SO…everything happens for a reason.  It’s no coincidence that I finished reading Catch-22 listened to this awesome album, and finally paid attention to the alerts that crowd my inbox every week.  I think it is really important  that as we think through the changes that we make in our instruction.  I think that if we set the the bar high enough that our kids can be successful.  If we only aim for the bare minimum then we will only get the bare minimum.  MY hope is that when we look at the PARCC in the next two years, that schools will not look at the test and say “Man, we suck” but rather rejoice in knowing that their children are almost college and career ready.   There is a game: a game of ensuring that we get all children regardless of ability college and career ready.  As educators, we created the rules, now it’s time to face up to them.  In fact, if we were to do what we know to be the best, irrespective of the technologies or the income, all of our children will in fact succeed.

Marva Collins is one of America’s great educators, proving that with love and dedication and high stakes, that all students can succeed no matter what their background.  She  said in her book Marva Collins’ Way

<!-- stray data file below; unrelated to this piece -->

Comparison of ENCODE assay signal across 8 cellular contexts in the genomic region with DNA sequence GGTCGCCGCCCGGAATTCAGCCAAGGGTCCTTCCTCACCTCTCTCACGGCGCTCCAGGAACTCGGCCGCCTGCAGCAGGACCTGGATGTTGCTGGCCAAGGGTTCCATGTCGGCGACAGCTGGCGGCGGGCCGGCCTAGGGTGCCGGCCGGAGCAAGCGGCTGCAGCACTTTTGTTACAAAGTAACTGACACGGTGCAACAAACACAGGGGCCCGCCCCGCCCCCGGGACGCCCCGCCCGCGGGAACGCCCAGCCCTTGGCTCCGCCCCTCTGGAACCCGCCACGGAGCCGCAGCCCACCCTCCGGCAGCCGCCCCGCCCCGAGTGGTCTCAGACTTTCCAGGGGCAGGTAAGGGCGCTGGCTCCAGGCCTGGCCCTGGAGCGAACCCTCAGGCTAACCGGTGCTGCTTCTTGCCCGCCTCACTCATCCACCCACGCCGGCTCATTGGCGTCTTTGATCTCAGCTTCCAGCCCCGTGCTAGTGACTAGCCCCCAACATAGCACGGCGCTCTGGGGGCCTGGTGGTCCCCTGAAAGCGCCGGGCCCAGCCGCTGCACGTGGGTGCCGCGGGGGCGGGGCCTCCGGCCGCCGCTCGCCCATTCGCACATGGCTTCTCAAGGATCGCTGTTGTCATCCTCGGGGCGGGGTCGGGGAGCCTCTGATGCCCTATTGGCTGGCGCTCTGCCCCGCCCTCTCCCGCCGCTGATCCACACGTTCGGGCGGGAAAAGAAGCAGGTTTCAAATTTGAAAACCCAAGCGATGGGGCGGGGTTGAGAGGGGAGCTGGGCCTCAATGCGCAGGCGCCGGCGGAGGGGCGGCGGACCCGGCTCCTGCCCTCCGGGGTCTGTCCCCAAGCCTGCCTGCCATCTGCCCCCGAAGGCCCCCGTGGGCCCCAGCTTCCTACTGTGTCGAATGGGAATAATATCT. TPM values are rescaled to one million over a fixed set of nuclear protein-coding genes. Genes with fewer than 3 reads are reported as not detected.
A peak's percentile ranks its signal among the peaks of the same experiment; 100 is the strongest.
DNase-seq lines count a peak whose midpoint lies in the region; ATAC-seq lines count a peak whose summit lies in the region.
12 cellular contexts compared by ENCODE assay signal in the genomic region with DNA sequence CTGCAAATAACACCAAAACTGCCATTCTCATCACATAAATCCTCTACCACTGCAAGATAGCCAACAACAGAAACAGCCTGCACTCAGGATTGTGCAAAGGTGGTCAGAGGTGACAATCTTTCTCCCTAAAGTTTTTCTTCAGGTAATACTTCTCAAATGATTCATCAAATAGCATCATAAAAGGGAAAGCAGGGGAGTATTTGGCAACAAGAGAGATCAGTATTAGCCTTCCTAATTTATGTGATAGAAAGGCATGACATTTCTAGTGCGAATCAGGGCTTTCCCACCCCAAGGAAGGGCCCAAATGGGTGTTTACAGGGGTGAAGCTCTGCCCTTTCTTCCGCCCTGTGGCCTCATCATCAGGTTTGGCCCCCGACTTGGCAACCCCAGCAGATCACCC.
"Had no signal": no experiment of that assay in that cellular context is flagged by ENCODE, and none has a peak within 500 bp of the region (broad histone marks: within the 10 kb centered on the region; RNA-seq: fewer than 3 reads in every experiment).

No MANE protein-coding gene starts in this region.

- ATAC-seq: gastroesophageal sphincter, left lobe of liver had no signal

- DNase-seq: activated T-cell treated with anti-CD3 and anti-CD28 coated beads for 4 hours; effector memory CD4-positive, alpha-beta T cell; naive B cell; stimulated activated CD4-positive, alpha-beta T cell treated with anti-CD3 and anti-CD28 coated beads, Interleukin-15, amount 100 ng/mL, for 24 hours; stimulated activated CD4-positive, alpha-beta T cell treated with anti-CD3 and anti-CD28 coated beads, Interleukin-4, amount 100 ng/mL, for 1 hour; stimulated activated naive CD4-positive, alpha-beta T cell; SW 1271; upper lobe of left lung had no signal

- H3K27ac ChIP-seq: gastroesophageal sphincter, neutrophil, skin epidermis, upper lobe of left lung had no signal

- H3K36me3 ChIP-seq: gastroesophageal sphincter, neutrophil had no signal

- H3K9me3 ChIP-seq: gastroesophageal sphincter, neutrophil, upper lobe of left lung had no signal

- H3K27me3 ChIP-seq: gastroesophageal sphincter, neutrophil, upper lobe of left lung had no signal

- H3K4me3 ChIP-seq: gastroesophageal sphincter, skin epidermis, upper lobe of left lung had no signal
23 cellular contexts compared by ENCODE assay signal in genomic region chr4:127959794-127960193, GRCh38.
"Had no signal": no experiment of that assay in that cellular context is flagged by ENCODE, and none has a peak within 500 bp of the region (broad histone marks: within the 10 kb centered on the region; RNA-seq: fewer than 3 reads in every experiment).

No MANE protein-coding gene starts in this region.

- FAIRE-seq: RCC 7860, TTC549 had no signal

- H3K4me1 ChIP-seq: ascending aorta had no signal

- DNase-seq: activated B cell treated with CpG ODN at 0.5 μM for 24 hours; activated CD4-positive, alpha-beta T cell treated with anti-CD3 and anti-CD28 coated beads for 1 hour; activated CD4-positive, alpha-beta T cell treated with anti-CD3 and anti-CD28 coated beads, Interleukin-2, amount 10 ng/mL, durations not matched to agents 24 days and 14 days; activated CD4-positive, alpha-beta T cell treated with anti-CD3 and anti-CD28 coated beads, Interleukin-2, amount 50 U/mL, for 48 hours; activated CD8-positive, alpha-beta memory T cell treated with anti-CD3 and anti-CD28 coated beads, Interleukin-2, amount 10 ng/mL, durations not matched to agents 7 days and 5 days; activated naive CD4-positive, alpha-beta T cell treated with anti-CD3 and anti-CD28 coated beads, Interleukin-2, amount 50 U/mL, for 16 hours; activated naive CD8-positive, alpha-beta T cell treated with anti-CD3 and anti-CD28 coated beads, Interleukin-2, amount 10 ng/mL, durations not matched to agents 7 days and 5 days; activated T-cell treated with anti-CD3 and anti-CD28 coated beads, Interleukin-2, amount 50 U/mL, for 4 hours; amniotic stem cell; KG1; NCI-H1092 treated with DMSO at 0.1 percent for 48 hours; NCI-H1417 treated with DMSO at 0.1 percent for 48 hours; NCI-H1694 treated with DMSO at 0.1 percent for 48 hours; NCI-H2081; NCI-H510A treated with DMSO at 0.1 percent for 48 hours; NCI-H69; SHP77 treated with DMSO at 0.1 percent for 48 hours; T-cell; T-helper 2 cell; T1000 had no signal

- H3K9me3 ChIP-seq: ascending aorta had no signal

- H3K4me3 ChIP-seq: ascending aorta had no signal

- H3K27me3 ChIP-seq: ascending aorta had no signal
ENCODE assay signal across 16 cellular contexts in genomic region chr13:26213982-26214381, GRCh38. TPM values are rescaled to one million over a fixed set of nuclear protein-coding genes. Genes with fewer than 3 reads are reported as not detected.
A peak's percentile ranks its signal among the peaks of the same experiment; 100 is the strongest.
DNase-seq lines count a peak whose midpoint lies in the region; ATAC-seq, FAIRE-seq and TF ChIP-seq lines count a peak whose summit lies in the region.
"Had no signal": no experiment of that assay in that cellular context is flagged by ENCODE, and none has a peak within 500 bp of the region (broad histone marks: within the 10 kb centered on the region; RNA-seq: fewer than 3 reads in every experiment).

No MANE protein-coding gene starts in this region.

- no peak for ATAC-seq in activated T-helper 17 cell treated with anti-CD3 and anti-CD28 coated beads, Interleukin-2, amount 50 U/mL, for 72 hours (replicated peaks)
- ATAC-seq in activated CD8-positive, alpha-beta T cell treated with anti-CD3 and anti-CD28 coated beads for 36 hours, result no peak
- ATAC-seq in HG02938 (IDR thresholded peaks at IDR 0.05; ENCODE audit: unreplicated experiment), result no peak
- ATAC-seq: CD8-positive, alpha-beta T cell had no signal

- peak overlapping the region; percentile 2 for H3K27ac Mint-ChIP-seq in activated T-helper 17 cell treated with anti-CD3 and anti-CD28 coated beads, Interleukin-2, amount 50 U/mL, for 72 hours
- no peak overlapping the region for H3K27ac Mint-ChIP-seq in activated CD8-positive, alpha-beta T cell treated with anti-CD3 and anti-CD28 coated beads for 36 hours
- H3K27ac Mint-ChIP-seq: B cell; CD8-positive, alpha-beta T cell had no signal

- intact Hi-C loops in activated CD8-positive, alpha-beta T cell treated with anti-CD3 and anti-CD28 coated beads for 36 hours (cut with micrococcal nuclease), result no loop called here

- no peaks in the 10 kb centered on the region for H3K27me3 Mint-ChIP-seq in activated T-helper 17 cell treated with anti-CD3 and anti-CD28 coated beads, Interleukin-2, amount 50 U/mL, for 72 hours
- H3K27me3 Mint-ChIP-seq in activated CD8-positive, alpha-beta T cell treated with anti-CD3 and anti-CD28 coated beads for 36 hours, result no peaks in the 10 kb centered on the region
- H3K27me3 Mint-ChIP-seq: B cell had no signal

Trust yourself. Think for yourself. Act for yourself. Speak for yourself. Be yourself. Imitation is suicide.

That is how we can change the world and make sure the rules work in our favor.

Be yourself!



Find the Fire–Motivation

So a friend of mine asked me about what motivates my students, and then another friend calls me to tell me that they aren’t sure why they are spending hundreds of thousands of dollars in a graduate program–he is unmotivated.  So, actually, really nothing happens by coincidence.  In that spirit, I spent my waking moments wondering about motivation.  What motivates me to want to go to the gym even after I’ve missed my appointment, what motivates my students to want to read for pleasure and love learning, what made graduate school so frustrating for my high school friend that he is now unmotivated to actively pursue and finish his graduate degree? What is it about motivation that makes the most challenging tasks uncomplicated  and the most uncomplicated tasks challenging?  How does that relate to success: personal success, financial success, romantic success, just plain life success?